Like any political blog The Standard (authors and most commenters) strive to be noticed. Most of them want to be seen as relevant in the political discourse. The Standard has built up an enviable audience. It is one of the most active blogs in the country, and the biggest covering the left of the political spectrum.
Until recently it was known more for it’s frequent over the top attempts to damage the credibility of John Key and National, even to bring down the Government. It was difficult to take frequently absurd claims seriously – in fact it was easy to not take them seriously.
The Standard put much less effort into promoting Labour policies and MPs.
A week before the Labour conference a blog by ‘Eddie’ started a string of posts and numerous comments focussing on Labour leadership. Most were highly critical of David Shearer – following Eddie were posts from Irish Bill, QoT and lprent. Mike Smith and Anthony Robins defended Shearer and the party but they were generally overwhelmed by the pseudonyms.
Responding to the noise David Shearer, Andrew Little and Clayton Cosgrove all dissed The Standard, calling it ‘nonsense’ and not to be listened to. This created an uproar. The people from The Standard wanted desperately to be heard, to be taken seriously, by MPS and by mainstream media.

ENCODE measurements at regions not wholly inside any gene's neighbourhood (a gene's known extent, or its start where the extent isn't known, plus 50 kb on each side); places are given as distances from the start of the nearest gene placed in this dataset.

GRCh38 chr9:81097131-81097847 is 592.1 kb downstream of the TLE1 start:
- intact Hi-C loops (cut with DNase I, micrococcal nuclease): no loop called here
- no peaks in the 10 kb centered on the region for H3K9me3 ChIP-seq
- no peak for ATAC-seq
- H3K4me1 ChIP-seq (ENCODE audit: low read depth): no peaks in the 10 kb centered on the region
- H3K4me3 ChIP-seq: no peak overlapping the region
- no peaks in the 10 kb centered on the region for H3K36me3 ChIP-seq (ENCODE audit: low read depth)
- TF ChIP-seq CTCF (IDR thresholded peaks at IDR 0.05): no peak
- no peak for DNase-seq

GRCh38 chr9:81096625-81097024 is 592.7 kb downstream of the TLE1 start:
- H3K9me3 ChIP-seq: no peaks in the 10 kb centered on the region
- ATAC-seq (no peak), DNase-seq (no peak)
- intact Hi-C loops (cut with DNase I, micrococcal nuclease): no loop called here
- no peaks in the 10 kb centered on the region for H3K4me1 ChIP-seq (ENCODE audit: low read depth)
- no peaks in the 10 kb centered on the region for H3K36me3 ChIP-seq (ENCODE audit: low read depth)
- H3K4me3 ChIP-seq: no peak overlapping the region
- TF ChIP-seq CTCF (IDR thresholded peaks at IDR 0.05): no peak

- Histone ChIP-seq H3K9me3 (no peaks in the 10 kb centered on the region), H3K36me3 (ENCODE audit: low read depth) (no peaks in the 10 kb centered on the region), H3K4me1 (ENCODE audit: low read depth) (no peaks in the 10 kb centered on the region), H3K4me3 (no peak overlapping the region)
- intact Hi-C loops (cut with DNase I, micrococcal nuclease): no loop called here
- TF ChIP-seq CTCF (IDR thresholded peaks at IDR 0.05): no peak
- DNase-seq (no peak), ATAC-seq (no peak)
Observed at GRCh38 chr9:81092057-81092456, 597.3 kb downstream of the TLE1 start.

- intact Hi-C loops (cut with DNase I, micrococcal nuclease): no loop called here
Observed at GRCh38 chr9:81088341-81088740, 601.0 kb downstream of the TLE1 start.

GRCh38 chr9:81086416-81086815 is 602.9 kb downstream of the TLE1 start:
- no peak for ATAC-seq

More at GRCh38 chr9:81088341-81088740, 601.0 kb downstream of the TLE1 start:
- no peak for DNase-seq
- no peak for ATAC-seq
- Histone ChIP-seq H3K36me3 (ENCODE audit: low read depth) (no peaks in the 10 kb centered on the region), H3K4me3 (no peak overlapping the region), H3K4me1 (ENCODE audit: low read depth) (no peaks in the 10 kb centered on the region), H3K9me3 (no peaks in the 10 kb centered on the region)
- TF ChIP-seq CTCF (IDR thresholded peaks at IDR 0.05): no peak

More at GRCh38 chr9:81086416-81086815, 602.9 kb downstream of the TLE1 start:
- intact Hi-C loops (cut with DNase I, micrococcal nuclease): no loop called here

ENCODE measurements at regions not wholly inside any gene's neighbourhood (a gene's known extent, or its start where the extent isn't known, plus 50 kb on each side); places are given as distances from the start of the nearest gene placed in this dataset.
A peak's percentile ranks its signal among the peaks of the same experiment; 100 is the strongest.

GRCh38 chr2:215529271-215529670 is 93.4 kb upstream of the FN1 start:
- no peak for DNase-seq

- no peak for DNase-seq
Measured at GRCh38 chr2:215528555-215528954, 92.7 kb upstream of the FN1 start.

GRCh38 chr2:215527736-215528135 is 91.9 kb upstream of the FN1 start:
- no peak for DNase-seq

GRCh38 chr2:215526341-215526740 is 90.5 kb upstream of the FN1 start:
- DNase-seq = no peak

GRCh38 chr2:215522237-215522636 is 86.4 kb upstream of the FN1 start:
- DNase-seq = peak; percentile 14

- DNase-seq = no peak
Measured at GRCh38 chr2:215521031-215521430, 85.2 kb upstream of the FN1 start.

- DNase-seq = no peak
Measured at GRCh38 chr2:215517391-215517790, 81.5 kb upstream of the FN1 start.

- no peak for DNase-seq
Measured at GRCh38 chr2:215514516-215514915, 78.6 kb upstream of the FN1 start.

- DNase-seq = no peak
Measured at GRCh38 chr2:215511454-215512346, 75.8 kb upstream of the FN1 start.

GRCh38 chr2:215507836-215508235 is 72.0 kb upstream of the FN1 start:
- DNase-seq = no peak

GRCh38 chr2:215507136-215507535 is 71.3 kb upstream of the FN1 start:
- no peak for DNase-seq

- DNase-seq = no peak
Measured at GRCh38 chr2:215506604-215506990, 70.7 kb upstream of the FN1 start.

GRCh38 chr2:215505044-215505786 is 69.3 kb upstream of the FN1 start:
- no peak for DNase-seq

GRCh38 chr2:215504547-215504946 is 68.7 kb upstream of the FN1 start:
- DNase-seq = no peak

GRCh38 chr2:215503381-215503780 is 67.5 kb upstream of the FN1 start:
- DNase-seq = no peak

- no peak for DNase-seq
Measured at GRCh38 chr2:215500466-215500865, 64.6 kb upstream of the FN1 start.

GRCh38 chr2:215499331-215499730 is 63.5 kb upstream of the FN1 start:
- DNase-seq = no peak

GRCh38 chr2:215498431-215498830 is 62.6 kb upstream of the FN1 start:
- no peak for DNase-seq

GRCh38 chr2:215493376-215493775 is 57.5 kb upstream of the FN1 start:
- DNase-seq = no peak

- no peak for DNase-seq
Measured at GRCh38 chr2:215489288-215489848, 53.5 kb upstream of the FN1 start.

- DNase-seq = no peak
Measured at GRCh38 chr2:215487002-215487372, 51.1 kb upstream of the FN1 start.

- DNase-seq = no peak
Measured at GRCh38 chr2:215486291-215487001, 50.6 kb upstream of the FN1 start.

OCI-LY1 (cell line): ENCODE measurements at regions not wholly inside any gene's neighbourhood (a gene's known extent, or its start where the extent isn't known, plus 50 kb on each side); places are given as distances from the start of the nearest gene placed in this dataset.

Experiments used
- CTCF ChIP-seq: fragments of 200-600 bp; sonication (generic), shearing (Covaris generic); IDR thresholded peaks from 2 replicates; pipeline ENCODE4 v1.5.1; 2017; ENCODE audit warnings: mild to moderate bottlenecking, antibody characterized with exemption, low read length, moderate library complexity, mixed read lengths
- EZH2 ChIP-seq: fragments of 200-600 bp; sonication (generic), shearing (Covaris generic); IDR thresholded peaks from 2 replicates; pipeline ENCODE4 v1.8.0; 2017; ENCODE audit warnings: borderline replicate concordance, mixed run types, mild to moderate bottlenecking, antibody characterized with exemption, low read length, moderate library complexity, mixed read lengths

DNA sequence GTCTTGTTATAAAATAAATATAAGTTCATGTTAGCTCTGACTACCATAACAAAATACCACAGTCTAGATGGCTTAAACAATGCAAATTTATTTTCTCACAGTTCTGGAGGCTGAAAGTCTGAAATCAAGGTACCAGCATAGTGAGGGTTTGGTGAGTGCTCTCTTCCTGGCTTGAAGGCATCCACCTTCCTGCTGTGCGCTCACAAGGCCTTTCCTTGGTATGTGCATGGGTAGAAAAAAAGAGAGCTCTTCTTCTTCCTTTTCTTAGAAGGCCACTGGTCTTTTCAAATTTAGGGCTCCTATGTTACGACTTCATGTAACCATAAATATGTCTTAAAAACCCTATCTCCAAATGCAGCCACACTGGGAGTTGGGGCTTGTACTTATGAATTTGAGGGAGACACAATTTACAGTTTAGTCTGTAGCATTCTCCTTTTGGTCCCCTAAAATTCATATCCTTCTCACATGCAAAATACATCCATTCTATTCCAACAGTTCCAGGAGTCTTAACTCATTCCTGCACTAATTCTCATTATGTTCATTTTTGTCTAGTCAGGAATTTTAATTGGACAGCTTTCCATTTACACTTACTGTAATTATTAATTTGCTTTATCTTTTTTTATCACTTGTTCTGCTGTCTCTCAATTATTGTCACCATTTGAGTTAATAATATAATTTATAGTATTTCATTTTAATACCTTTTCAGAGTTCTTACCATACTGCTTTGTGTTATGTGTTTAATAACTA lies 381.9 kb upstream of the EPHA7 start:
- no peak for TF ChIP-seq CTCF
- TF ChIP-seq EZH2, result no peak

This led into the ill-fated Labour conference over the weekend, the perceived leadership challenge and the over-reaction by Shearer defenders which led to Cunliffe’s demotion.
This fueled more angst at The Standard, with post after post and an avalanche of comments expressing frustration and anger at the divide between the Labout caucus and the wider party. Some tried to defend Shearer, notably Mike Smith in Keystone coups Mark 2, but the anti feeling dominated.
And this continues. Last night QOT posted After the firefight, all that did was prove the fight was not yet over. It looks like extending with fury until the showdown in February.
The Standard has become a fascinating look inside Labour activism and angst. Much has been revealed, both deliberately and inadvertently. Most of all major differences and anger have been revealed inside Labour.
The Standard wantd to be a serious political player. Some at The Standard deliberately provoked a debate on Labour leadership.That wish came true.
But their wish for political relevance has not panned out how they would have hoped. It could be said that their worst ambition has come true, but they are demolishing the wrong party, shitting in the left nest.
The Standard bears some responsibility for and has become a spotlight on the Labour trainwreck.
It will be interesting to see how long The Standard continues it’s bloodletting.
It would also be interesting to see if it was possible for this new found fame to be used to do something more, something the Labour caucus seem incapable of.
Can The Standard start to put the mess behind them and take a leading role in reconciling, repairing and recovering? This would take a concerted effort from a number of contributors, and a major change in attitude amongst many.
Or has the iron horse bolted, and too many of them too hellbent on the February showdown? By then the Labour train may be right off the rails.